CopyrightX, an online course run out of Harvard this spring as part of the EdX program, was unusual in a couple of ways. It might not strictly be called a MOOC—a massive open online course—because it wasn’t open. More than four thousand people applied, and enrollment was capped at 500. Half of the selected students were women. There were equal number of students from the United States and from other countries. Students outside the US came from 70 different countries, in total. The youngest student was 13, the oldest 83. Although CopyrightX was a class about copyright law, only thirty of the 500 students were lawyers.
A survey conducted by the Pew Research Centers Internet & American Life Project and Harvards Berkman Center for Internet & Society has mostly good news about how teens approach privacy issues on social-networking services.
In selecting the Nieman class of 2014, Ann Marie Lipinski, NF ’90, curator of the Nieman Foundation, was joined by Amanda Bennett, executive editor of the Projects and Investigations Unit, Bloomberg News; David Joyner, NF ’12, vice president for content, Community Newspaper Holdings, Inc. in Birmingham, Alabama; Nicco Mele, lecturer in public policy at the Harvard Kennedy School and author of “The End of Big: How the Internet Makes David the New Goliath”; the Harvard Berkman Center for Internet & Society’s managing director Colin Maclay, research director Robert Faris and manager of community programs Rebecca Tabasky; and Nieman deputy curator James Geary, NF ’12, and Joshua Benton, NF ’08, director of the Nieman Journalism Lab.
via News Article.
It’s hard not to get hepped up about education technology. The combination of perceived need for an immense rethink of public education and our belief in the huge potential of technology seem made for each other. But there’s a dark side to the hype, warned Justin Reich, co-founder of EdTechTeacher and a Berkman Center Fellow conducting research on the field.
The greatest strength of Wikipedia is that its contributors can chose which area they want to write about, which, in theory, means they only produce content where they are most qualified to do so. Harvard University’s Professor Yochai Benkler says this explains why Wikipedia has succeeded where other more traditional business models like Microsoft Encarta and Encyclopaedia Britannica have failed.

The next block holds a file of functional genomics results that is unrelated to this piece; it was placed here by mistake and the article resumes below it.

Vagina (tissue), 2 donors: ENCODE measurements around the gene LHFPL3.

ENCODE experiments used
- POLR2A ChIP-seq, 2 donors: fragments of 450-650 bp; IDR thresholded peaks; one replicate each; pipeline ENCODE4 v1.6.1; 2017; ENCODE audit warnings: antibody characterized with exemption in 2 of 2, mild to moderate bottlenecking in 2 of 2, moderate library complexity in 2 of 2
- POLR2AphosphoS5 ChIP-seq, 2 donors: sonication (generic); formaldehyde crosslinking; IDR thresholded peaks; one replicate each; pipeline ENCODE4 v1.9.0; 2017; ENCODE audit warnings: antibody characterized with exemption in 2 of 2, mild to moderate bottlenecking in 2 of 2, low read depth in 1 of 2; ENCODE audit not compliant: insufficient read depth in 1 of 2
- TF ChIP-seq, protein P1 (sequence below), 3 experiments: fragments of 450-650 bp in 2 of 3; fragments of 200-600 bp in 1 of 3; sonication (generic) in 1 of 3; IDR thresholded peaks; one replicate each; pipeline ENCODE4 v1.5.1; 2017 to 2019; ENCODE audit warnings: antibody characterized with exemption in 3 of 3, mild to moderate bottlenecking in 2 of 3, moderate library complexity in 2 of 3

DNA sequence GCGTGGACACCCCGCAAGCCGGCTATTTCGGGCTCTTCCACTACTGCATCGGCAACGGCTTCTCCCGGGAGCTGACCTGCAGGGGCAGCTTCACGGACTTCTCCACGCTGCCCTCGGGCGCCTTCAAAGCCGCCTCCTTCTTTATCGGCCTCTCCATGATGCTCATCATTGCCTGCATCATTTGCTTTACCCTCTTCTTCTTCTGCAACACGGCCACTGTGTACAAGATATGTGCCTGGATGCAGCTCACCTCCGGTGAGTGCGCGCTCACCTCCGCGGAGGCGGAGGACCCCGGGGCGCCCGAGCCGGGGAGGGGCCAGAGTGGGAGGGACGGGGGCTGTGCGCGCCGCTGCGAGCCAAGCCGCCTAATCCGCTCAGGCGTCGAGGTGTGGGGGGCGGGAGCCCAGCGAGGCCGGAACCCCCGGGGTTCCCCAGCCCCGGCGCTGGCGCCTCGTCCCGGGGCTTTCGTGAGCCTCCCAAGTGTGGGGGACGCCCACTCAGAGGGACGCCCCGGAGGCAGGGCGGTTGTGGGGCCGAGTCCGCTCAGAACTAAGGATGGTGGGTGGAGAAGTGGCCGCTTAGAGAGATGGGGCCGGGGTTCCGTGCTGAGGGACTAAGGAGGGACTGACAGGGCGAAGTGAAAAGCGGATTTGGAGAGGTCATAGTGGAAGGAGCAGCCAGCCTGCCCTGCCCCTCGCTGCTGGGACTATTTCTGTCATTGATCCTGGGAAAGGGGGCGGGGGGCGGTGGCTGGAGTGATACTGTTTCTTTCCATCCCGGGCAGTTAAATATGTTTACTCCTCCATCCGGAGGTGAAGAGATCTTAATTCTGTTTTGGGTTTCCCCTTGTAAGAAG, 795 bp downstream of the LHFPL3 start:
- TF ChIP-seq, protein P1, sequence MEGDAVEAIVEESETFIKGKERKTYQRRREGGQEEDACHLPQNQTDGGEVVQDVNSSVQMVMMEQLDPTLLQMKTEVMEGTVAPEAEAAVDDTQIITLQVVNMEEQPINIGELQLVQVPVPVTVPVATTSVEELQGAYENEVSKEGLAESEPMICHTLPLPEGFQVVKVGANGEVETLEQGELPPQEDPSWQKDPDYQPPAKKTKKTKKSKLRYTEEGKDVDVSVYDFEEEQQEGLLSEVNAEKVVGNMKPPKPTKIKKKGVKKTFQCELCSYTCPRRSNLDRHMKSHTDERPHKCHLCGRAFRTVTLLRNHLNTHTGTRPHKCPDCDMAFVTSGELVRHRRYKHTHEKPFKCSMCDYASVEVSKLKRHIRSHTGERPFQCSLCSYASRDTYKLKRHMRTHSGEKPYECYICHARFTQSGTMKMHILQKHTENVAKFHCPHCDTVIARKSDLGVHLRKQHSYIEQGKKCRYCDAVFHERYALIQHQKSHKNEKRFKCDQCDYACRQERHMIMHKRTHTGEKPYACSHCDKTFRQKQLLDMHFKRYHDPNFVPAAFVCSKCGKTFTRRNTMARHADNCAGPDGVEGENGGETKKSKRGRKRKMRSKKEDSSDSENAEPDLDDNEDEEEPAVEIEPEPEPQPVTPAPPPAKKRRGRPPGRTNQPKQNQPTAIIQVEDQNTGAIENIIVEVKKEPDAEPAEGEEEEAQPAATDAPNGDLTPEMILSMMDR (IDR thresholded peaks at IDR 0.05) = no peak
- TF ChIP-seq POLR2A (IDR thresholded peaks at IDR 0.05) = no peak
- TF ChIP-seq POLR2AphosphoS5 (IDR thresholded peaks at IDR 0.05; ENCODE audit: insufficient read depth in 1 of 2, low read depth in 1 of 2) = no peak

Stanford Law School today announced the appointment of Phillip Malone as professor of law and director of the new Juelsgaard Intellectual Property and Innovation Clinic of the Mills Legal Clinic. Malone will join Stanford in July 2013 from the Harvard Law School, where he is currently clinical professor of law and the director of the Cyberlaw Clinic at the Berkman Center for Internet & Society.
William W. Fisher III, a professor at Harvard Law School, has been experimenting with ways to split the difference. This spring, Fisher is teaching his first online course, CopyrightX, through edX. But he’s also a casual student of the medium. Fisher’s field is intellectual-property law—he was among those to represent Shepard Fairey and his “Hope” poster—and he works a lot on rights in the digital age. I met him one morning in his office, which had a standing desk and an ergonomic keyboard in one corner. At one point, Fisher’s Portuguese water dog, Nica, wandered in. He explained to me that he has reservations about MOOCs.
Harvard Law School has announced the appointment of Urs Gasser LL.M. ’03, executive director of the Berkman Center for Internet & Society, as a Professor of Practice.
Jonathan Zittrain, Professor of Internet Law at Harvard University, thinks that one solution would be to create a new type of “mesh network” – where phones find a way to connect to each other when regular connections go down. Apps could be built in these networks, which allow civilians with resources that connect with and help others.
Regular contributor and Harvard Law professor Jonathan Zittrain joins Marketplace Tech host David Brancaccio to explain his take on drones and their unintended consequences.